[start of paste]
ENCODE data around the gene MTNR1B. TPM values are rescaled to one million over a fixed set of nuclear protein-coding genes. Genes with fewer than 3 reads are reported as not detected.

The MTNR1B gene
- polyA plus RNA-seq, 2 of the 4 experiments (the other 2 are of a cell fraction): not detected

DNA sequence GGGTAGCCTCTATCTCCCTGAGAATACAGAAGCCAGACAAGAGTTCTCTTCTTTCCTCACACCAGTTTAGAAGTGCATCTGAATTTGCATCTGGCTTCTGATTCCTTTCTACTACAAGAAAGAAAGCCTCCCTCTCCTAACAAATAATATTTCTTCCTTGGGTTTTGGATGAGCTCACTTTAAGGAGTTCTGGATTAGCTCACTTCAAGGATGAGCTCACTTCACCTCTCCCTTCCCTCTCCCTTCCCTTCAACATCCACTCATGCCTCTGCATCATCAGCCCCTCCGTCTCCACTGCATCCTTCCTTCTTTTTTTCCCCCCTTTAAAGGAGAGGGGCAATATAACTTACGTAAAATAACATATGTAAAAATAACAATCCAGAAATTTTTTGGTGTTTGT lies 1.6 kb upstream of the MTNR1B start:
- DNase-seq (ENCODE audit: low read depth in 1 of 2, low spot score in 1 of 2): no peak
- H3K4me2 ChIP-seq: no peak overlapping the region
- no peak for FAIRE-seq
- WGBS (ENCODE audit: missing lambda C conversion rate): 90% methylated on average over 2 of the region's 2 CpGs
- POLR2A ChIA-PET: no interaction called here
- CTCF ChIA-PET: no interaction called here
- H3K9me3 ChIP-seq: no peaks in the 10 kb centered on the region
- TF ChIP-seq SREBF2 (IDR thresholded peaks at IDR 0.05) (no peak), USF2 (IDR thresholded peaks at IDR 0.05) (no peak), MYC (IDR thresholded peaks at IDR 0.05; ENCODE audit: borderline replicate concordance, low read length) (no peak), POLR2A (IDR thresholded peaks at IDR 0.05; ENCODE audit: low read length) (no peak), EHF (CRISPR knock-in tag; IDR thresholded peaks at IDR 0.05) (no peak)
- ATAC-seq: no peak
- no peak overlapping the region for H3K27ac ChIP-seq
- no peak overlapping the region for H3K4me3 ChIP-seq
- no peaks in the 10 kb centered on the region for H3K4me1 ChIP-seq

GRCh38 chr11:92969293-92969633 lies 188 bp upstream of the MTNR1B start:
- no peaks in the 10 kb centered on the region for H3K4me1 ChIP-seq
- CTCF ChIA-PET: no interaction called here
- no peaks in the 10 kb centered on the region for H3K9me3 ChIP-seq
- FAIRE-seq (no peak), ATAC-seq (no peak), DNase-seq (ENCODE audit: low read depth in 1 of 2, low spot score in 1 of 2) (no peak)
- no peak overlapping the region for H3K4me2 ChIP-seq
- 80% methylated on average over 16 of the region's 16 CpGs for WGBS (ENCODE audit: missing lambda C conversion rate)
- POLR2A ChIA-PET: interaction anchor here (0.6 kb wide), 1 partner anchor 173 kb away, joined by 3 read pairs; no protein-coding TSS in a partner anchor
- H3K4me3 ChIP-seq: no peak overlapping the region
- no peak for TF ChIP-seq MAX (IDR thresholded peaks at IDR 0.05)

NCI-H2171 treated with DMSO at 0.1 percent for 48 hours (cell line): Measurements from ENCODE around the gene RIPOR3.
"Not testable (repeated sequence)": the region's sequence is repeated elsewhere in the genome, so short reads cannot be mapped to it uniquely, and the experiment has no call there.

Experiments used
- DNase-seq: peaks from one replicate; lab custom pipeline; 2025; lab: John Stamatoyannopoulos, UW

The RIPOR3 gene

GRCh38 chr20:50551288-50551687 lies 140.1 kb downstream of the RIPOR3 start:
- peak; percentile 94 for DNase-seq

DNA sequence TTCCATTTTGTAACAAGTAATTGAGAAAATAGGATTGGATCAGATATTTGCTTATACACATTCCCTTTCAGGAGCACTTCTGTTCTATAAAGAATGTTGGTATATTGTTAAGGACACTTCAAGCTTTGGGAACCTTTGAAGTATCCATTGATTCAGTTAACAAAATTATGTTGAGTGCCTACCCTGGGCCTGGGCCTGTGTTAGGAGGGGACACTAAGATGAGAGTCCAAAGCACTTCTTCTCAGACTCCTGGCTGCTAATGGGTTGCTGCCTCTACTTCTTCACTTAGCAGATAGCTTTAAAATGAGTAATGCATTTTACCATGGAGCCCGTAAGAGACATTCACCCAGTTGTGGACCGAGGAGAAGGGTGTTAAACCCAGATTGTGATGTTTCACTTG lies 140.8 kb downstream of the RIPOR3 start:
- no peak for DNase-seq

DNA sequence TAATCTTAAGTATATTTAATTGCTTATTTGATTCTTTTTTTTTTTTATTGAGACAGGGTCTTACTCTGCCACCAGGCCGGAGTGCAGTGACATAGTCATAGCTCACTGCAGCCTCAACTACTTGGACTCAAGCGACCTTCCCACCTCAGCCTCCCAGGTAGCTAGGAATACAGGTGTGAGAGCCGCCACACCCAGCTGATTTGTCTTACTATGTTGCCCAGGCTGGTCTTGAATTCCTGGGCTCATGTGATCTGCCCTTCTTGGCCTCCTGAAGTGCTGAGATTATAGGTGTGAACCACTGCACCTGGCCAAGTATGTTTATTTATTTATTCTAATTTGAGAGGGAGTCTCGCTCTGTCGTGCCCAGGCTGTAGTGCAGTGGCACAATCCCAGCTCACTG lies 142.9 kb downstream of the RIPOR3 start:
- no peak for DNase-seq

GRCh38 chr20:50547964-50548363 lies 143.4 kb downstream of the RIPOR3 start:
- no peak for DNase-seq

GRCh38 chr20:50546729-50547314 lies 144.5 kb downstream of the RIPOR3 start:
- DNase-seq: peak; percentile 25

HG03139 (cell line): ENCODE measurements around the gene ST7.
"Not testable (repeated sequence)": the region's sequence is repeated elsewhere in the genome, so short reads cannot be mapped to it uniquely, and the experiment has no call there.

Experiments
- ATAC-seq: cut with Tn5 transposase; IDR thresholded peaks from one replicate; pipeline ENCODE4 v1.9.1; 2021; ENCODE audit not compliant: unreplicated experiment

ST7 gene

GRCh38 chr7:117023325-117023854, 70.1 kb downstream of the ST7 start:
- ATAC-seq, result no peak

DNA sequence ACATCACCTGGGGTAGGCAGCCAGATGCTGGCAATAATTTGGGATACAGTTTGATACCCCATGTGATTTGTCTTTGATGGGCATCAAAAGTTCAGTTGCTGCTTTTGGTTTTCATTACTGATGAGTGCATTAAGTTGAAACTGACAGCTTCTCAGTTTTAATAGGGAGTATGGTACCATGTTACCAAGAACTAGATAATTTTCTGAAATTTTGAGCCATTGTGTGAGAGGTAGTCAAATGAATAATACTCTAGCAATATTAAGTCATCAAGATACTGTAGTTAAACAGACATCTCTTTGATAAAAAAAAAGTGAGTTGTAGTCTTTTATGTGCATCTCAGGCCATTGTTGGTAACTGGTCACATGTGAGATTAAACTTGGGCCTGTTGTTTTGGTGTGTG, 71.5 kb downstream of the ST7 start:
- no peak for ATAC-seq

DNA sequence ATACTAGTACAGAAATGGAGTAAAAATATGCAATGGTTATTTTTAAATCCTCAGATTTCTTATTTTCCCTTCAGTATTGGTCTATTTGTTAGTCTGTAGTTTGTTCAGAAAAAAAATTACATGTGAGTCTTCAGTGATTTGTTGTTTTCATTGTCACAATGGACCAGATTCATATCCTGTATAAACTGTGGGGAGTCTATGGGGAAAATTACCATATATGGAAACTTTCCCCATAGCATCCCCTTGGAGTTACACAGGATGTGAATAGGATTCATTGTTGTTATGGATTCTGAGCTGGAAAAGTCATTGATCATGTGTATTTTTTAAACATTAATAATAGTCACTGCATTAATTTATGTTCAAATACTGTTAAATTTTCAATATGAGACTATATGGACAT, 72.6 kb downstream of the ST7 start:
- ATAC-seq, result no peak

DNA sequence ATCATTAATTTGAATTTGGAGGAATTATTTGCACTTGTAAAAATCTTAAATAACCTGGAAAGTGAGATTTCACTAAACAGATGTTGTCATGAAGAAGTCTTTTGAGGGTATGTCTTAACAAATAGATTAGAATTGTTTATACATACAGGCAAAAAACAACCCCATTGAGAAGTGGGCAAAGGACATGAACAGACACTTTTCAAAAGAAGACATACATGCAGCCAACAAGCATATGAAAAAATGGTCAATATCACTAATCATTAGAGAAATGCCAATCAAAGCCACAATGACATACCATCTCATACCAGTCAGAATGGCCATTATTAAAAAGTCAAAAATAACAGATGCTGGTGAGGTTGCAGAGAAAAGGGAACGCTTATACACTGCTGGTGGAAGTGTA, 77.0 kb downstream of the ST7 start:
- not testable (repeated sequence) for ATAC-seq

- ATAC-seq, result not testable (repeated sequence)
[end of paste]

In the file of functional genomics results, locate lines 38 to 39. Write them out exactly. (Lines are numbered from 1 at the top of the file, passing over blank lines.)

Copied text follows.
GRCh38 chr20:50547964-50548363 lies 143.4 kb downstream of the RIPOR3 start:
- no peak for DNase-seq